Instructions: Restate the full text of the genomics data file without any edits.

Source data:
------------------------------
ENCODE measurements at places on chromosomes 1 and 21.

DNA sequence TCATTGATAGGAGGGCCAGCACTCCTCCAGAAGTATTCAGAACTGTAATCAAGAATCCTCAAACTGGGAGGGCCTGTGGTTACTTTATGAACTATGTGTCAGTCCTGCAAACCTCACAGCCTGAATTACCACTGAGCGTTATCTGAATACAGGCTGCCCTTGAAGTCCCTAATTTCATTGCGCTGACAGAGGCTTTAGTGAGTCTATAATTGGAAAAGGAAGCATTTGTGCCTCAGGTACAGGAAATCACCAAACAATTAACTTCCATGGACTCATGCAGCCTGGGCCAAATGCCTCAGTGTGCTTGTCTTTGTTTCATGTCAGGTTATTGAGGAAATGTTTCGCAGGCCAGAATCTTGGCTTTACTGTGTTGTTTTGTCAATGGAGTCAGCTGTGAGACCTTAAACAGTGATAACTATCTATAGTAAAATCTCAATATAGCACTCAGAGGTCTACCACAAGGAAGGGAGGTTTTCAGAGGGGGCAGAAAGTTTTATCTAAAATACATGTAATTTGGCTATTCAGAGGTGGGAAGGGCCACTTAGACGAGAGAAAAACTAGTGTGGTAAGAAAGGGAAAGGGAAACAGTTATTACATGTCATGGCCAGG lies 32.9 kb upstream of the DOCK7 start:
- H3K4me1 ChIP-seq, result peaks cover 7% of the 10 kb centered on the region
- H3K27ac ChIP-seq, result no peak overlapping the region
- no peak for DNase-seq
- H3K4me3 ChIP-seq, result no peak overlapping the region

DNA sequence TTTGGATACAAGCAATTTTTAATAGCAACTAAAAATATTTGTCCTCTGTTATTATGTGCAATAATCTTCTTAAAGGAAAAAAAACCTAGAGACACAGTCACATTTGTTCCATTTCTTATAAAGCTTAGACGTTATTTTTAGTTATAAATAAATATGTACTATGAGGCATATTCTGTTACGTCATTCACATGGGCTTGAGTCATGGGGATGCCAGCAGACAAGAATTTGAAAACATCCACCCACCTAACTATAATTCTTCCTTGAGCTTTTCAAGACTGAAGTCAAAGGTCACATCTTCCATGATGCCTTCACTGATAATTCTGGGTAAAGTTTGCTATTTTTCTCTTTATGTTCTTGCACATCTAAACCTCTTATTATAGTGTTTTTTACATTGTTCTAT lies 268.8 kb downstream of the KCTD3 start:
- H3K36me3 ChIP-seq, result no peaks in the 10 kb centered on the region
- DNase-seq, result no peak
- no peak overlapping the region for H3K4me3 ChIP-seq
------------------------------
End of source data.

ENCODE measurements at places on chromosomes 1 and 21.

DNA sequence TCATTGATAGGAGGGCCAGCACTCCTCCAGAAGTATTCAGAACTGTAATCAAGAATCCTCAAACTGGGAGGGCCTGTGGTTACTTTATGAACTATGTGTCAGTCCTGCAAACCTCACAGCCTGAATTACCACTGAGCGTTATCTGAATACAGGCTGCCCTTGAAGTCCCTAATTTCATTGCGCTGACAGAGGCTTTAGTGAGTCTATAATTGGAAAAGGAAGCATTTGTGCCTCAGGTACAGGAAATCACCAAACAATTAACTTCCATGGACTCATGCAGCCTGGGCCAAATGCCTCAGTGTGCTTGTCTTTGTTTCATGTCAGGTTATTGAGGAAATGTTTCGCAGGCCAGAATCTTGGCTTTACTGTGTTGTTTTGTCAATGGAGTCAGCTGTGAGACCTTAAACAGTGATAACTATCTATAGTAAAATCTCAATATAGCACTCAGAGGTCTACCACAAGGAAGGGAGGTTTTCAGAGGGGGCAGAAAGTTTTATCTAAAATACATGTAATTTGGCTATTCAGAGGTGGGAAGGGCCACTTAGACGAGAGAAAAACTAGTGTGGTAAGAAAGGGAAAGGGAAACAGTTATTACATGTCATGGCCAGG lies 32.9 kb upstream of the DOCK7 start:
- H3K4me1 ChIP-seq, result peaks cover 7% of the 10 kb centered on the region
- H3K27ac ChIP-seq, result no peak overlapping the region
- no peak for DNase-seq
- H3K4me3 ChIP-seq, result no peak overlapping the region

DNA sequence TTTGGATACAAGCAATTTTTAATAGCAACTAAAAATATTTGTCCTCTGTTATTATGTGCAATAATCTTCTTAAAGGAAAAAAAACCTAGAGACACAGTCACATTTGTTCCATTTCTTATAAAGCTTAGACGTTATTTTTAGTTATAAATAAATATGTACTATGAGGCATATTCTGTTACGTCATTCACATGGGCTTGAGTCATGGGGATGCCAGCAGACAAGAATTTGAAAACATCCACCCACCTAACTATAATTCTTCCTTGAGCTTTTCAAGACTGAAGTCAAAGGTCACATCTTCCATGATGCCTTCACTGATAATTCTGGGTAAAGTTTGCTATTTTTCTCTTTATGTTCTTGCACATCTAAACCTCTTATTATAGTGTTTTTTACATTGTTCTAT lies 268.8 kb downstream of the KCTD3 start:
- H3K36me3 ChIP-seq, result no peaks in the 10 kb centered on the region
- DNase-seq, result no peak
- no peak overlapping the region for H3K4me3 ChIP-seq